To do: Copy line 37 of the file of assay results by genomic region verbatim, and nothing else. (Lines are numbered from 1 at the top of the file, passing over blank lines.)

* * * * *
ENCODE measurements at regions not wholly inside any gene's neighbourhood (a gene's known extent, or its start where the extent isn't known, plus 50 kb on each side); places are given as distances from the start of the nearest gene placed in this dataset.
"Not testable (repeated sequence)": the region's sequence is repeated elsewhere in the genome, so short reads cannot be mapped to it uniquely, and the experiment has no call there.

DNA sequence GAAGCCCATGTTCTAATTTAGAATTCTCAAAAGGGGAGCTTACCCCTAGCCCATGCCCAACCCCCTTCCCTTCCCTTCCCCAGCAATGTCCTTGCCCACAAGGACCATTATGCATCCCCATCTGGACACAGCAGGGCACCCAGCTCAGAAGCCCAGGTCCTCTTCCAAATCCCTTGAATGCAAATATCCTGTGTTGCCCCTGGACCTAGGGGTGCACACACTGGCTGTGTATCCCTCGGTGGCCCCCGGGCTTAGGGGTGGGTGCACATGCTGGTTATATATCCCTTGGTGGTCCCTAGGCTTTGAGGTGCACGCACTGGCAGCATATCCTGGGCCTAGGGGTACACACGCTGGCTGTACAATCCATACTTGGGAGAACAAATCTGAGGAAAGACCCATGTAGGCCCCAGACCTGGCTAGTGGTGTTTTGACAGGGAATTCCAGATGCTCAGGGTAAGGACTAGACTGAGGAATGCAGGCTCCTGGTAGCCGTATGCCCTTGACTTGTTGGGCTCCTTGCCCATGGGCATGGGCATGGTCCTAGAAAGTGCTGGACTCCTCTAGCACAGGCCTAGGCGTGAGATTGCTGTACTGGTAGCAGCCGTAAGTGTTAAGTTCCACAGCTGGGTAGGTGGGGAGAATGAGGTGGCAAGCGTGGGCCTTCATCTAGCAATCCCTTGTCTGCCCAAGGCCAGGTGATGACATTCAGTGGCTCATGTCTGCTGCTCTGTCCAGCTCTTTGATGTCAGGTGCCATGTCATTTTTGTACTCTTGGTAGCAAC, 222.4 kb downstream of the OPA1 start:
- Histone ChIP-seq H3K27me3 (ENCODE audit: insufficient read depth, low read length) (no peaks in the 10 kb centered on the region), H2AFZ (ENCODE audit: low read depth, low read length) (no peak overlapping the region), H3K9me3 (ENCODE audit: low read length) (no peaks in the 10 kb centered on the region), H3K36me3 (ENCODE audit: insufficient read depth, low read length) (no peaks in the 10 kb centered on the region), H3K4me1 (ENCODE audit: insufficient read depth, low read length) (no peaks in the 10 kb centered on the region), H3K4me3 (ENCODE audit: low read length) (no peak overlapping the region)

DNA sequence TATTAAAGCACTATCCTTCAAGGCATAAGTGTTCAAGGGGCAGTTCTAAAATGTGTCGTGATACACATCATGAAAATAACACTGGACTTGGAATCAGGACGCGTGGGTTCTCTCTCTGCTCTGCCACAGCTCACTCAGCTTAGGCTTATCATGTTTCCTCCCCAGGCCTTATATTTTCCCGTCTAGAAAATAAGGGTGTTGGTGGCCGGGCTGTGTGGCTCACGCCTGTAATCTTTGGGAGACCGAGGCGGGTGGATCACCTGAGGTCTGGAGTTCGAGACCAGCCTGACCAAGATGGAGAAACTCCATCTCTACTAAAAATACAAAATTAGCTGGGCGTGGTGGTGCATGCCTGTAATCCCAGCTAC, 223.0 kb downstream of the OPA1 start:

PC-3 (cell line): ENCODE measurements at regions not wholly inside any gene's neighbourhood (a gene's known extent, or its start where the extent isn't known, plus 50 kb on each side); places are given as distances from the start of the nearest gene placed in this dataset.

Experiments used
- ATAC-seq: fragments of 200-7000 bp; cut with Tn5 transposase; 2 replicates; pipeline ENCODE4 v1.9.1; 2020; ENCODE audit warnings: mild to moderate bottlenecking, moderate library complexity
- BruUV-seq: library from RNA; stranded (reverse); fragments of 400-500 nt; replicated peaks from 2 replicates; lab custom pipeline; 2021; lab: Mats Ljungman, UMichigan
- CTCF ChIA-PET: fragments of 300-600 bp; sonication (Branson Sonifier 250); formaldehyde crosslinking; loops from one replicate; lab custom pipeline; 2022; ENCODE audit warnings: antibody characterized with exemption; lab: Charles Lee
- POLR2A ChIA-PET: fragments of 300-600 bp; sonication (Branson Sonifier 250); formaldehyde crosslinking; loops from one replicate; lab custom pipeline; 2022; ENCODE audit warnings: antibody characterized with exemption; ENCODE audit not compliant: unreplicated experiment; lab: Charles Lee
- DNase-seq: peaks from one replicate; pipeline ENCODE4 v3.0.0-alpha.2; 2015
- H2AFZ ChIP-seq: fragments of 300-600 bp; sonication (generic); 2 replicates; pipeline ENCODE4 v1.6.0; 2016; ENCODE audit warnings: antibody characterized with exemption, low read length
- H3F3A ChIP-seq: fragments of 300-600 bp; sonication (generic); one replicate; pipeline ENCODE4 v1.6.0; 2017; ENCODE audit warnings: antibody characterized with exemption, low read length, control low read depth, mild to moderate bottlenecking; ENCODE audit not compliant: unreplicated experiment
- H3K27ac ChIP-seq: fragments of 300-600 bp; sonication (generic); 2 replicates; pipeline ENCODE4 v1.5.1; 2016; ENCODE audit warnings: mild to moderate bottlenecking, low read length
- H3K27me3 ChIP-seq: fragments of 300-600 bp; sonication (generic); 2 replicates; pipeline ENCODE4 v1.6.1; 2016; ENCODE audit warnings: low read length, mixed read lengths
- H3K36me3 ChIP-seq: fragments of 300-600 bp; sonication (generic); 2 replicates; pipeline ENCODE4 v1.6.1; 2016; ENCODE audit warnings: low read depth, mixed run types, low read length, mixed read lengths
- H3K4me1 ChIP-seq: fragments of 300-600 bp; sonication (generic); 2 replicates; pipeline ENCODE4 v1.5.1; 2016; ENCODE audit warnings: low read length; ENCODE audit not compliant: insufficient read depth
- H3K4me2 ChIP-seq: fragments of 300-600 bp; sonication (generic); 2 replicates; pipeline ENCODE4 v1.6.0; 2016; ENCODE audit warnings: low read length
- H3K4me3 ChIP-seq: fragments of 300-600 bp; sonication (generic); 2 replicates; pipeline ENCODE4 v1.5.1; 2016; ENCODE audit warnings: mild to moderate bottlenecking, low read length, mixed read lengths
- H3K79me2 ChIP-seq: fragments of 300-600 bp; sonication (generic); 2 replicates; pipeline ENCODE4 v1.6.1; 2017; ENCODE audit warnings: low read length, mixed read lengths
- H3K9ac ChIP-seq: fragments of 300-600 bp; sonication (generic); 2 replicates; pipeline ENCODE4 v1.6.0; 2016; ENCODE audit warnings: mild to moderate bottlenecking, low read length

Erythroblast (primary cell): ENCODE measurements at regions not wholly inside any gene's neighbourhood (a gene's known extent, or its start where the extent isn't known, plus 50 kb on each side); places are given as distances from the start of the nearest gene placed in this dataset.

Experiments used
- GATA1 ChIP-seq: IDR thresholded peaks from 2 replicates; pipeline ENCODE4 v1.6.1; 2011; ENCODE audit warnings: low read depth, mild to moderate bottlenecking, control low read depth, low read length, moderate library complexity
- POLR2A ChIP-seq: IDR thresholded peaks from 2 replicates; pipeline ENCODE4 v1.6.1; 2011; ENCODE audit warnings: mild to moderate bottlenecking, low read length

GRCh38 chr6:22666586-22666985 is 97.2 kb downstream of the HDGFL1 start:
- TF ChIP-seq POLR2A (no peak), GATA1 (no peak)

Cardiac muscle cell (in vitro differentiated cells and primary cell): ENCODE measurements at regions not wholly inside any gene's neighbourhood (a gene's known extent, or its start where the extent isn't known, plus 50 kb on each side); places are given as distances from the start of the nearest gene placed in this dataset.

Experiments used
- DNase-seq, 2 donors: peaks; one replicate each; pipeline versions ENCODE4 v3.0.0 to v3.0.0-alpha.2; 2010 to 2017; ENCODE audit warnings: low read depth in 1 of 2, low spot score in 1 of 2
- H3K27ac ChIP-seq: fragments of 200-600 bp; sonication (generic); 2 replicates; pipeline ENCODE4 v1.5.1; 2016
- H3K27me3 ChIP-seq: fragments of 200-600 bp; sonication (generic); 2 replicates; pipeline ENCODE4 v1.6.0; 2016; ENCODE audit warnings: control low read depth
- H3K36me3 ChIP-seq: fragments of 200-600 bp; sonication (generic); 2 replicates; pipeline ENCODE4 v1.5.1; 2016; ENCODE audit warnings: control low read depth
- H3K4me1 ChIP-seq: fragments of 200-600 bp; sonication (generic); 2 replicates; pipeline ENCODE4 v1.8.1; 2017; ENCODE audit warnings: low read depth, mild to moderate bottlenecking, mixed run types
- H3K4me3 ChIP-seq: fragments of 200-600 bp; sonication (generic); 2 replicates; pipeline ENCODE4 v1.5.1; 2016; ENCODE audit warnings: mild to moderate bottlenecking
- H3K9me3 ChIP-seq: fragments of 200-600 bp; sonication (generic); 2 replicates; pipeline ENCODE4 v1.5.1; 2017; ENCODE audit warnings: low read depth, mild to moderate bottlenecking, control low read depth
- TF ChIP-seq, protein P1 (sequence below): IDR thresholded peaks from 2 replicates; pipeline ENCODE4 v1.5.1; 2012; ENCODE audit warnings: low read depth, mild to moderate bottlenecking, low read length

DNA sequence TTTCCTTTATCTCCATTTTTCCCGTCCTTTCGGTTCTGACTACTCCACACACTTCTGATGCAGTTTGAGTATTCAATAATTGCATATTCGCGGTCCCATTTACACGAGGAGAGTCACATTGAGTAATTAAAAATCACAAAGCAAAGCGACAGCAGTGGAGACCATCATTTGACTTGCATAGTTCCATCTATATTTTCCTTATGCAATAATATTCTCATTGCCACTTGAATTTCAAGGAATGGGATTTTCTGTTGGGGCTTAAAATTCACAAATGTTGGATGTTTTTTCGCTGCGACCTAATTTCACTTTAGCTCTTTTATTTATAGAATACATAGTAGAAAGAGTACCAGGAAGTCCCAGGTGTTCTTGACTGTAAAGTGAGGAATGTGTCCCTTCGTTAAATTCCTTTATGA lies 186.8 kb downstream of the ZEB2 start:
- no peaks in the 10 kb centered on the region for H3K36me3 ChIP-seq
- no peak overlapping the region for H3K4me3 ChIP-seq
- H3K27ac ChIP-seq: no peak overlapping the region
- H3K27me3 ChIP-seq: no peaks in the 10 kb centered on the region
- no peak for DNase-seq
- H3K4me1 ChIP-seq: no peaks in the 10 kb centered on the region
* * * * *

- H3K9me3 ChIP-seq: fragments of 200-600 bp; sonication (generic); 2 replicates; pipeline ENCODE4 v1.5.1; 2017; ENCODE audit warnings: low read depth, mild to moderate bottlenecking, control low read depth